Rail trails, walkable communities, complete streets, to help build "strong communities" are all part of the grand NAR vision for America's glorious future. It's the vision of utopia – a beautiful, well-controlled community of high rises where shopping and jobs are within biking or walking distance or a quick ride on a quaint trolley. Wind turbines turn lazily in the background to supply all energy needs. There are no dirty smokes stacks, no car, no parking problems, no grid lock, no sprawl. According to the vision, everyone is living in complete harmony.

Through surveys that have been created to deliver a pre-determined outcome, planners and NAR tell us that 84% of residents believe their communities are getting worse and so are "demanding" such planning be done to improve things. Under that excuse, NAR is just working hard "through the Smart Growth strategies to help create the neighborhoods consumers are demanding." And to make it all happen, they are passing out NAR Smart Growth Action Grants to realtor groups all over the nation.

Where do such ideas originate and who is NAR working with to create such a policy? Well, to begin with, NAR is a member of the Smart Growth Network. It is joined by such organizations as the U.S. Environmental Protection Agency (EPA), National Resources Defense Council, American Farmland Trust, Rails to Trails Conservancy, and even the State of Maryland, among others. Now there's a crew from which any promoter of private property rights should run as fast as possible.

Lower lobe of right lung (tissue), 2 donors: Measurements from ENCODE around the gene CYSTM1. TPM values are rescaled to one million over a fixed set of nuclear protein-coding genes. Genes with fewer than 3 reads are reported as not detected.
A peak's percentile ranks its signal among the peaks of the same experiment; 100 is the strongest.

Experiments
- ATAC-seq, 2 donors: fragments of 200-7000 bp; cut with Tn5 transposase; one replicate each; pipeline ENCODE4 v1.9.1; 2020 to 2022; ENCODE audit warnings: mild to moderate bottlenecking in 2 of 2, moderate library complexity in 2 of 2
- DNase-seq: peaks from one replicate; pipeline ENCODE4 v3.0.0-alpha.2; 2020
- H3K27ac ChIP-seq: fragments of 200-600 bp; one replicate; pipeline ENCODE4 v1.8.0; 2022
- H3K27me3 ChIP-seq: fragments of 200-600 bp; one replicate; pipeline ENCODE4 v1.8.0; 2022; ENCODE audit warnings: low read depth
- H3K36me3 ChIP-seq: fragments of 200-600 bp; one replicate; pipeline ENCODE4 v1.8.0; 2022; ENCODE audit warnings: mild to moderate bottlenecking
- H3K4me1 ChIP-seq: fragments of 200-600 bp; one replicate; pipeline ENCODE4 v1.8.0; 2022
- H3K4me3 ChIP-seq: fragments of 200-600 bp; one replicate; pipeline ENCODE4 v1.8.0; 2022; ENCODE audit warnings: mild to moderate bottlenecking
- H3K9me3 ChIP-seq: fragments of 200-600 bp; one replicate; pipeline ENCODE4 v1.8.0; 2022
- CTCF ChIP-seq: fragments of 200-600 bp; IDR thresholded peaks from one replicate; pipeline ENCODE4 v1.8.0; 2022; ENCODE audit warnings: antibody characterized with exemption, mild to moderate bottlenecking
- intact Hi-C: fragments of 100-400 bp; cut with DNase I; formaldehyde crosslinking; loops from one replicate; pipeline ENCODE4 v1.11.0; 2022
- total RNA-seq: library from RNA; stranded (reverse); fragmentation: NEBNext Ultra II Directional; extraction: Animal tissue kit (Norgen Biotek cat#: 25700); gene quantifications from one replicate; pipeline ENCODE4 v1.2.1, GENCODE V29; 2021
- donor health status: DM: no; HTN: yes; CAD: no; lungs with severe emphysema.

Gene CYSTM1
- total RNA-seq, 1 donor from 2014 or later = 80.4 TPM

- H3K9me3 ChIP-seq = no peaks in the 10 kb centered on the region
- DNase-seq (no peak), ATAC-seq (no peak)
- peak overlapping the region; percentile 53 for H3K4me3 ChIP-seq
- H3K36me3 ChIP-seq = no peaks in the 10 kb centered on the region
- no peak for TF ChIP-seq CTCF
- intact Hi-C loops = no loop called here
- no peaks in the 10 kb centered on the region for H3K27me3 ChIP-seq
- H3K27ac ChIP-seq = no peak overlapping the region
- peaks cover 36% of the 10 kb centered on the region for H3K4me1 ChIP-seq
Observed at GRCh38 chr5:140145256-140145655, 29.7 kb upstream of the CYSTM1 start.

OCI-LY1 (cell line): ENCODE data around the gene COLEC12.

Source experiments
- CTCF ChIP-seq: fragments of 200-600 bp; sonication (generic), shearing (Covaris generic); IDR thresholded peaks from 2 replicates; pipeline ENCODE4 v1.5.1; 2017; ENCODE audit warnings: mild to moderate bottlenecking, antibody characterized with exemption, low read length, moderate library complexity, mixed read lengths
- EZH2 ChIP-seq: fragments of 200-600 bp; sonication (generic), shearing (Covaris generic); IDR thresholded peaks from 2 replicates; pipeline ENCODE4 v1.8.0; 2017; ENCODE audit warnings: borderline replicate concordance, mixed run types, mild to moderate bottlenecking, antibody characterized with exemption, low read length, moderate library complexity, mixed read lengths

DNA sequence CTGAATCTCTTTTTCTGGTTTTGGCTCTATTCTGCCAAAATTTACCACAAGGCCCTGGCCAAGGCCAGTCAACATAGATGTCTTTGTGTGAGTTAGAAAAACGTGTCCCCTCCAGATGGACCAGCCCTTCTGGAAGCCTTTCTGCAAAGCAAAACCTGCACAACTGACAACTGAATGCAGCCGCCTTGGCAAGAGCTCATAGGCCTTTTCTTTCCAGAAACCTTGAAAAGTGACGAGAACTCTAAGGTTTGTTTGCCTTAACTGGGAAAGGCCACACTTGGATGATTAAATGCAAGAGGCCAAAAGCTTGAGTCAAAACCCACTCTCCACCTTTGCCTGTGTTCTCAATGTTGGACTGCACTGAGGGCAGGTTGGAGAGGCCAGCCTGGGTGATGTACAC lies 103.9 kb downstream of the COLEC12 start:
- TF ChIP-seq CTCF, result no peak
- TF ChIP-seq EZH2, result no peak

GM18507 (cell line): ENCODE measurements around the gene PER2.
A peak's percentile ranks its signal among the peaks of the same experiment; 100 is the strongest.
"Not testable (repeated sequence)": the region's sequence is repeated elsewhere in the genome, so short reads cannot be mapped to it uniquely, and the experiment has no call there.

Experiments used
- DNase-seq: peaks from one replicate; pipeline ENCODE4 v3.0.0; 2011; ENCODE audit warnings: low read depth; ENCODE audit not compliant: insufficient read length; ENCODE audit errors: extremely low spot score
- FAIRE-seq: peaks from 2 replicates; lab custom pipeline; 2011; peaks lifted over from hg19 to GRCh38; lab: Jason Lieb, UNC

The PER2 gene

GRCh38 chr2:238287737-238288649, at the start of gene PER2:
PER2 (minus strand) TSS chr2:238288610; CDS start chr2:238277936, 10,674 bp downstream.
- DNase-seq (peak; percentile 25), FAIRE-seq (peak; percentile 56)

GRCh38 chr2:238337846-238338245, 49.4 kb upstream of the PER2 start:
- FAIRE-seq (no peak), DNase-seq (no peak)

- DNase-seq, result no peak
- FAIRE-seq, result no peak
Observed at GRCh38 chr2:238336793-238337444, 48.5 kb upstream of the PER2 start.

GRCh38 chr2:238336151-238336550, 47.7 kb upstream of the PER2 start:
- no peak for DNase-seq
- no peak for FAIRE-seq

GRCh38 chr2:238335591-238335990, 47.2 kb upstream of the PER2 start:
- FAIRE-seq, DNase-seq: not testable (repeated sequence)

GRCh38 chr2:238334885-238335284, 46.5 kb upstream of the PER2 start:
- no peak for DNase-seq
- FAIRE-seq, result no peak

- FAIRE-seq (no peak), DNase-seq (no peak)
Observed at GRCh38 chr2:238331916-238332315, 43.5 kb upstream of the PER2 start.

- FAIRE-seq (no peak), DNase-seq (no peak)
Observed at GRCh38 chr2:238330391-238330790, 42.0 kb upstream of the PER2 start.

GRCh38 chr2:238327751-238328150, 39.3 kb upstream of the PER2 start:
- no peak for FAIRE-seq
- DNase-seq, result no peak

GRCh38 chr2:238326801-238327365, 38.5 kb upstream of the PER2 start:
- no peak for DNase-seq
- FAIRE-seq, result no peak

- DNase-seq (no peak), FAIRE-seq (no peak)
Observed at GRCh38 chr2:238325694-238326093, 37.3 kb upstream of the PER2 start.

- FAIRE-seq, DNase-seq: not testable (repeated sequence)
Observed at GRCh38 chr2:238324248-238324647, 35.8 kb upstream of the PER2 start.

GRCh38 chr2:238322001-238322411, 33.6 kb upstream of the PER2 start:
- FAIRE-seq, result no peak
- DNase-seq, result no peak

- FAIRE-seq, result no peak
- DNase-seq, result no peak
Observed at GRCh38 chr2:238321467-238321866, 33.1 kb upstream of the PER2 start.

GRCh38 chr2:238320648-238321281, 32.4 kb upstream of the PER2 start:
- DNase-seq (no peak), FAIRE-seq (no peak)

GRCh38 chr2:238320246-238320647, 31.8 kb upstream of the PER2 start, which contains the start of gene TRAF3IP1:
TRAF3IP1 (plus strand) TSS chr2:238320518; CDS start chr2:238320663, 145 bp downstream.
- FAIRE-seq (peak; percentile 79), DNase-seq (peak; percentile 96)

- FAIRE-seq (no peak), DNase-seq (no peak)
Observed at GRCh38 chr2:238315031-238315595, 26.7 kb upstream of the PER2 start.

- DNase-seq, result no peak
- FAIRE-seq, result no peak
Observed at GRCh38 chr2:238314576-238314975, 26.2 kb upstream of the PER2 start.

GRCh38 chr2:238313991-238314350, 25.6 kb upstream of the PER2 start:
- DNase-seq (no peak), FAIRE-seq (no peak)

Just for the record, the National Resources Defense Council (NRDC), founded in 1970, was created by a grant from the Ford Foundation to be an environmental law firm. Their favorite tactic is to aggressively sue American industry and state governments to force compliance with radical environmental regulations, costing thousands of jobs and millions of dollars in lost revenues. The American Farmland Trust's method of "preserving" family farms is acquisition and control of development rights, essentially controlling the farms and how they operate. Rails to Trails Conservancy is infamous for taking property that was leased to now defunct railroads and turning the right of ways into bike and hiking paths. The only problem is, those pathways are in many cases still owned by the property owners who leased them to the railroads. Basically the trails are pure theft from the property owners. Of course the State of Maryland has proven to be one of the worst oppressors of property rights in the nation as its Governor O'Malley has worked to lock away thousands of acres of land for "environmental protection." And the EPA – well, it's the leader of the pack. Pretty strange bedfellows to NAR, which claims to be working for property owners.